Streaming Drives Recorded Music Growth

The global recorded music industry grew 5.9 percent year-on-year, generating $15.7 billion in revenues in 2016, according to the IFPI.  

Chris McKay /
– Drake
Philips Arena, Atlanta, Ga.

It marks the second consecutive year of growth, as well as the largest growth in overall annual revenue since IFPI began tracking the market in 1997.

Digital income, largely driven by streaming subscriptions, now accounts for 50 per cent of global revenues. In total, 112 million users of paid music streaming subscriptions drove a 60.4 percent increase streaming revenue and “more than offset a 20.5 percent decline in downloads and a 7.6 percent decline in physical revenue,” according to the report.

“The industry is now working towards a return to sustainable growth following a 15-year period during which revenues dropped by nearly 40 per cent.” IFPI’s chief executive Frances Moore pointed out, like she did in the previous year, that a value gap still existed in the digital recorded music eco system, a “growing mismatch between the value that user upload services, such as YouTube, extract from music and the revenue returned to those who create and invest in music.”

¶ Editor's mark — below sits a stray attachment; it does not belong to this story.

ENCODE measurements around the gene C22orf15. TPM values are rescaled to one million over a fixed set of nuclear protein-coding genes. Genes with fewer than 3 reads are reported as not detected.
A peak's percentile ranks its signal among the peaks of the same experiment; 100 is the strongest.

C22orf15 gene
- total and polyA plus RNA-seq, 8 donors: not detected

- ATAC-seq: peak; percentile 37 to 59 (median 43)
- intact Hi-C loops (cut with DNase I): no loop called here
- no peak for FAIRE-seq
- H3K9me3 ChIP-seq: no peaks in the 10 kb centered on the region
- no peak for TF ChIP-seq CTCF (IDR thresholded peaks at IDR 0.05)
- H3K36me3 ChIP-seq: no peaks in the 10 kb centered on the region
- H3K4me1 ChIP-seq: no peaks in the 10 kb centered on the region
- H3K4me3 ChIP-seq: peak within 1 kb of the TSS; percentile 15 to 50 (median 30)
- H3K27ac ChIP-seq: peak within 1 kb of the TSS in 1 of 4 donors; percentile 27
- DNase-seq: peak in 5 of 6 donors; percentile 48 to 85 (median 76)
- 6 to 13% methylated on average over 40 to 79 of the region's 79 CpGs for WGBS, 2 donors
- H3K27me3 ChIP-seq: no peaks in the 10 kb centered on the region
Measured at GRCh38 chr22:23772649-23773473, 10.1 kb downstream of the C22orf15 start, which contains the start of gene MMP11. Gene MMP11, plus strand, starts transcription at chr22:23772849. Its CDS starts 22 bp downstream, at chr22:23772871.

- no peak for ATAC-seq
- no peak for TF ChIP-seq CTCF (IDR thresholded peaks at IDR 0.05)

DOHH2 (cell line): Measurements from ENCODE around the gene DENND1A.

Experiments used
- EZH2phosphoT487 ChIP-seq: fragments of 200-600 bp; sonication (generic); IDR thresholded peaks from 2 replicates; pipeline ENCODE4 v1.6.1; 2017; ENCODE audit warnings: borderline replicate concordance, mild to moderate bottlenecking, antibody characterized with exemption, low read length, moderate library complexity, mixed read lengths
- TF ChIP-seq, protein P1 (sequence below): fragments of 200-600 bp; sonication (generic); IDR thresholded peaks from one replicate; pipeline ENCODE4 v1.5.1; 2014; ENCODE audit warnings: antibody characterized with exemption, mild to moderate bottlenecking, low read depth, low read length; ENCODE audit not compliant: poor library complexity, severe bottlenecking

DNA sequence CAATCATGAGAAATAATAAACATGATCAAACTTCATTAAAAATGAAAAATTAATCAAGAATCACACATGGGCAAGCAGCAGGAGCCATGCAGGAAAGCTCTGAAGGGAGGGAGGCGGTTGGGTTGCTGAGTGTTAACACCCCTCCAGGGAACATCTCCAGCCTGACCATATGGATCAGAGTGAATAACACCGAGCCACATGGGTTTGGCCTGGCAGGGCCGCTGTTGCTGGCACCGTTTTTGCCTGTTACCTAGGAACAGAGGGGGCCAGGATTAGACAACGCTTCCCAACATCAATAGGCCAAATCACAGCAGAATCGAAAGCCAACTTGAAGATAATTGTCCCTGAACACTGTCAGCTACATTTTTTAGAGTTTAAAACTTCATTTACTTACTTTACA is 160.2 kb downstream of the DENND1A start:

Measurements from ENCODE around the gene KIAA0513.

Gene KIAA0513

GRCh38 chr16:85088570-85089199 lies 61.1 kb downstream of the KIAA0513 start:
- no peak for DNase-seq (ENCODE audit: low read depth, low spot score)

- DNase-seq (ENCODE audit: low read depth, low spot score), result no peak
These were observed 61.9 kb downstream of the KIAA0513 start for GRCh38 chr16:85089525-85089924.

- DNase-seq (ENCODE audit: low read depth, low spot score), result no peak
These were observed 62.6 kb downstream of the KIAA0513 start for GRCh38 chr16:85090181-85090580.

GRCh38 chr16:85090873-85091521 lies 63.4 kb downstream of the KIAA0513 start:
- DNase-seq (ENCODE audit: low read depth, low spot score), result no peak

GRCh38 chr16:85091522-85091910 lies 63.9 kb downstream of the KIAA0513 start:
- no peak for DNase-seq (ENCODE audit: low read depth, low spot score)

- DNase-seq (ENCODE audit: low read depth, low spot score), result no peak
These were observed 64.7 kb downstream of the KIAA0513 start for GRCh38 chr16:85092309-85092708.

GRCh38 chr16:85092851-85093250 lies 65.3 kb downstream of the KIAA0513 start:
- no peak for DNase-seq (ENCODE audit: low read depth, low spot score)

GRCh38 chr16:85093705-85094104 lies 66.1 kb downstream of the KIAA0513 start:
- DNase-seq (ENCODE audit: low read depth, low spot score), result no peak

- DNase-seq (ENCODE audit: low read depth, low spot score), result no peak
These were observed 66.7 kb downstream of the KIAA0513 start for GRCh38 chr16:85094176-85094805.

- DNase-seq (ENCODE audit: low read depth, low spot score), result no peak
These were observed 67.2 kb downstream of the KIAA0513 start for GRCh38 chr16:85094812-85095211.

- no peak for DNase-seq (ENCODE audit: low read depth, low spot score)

This gap was the “biggest challenge to sustainable growth,” according to a panel at the report’s launch in London, April 24, which was made up of Moore and major executives Stu Bergen (Warner), Dennis Kooker (Sony) and Michael Nash (Universal).

Drake was king of 2016, with the year’s best-selling single, “One Dance,” and the third best-selling album, Views.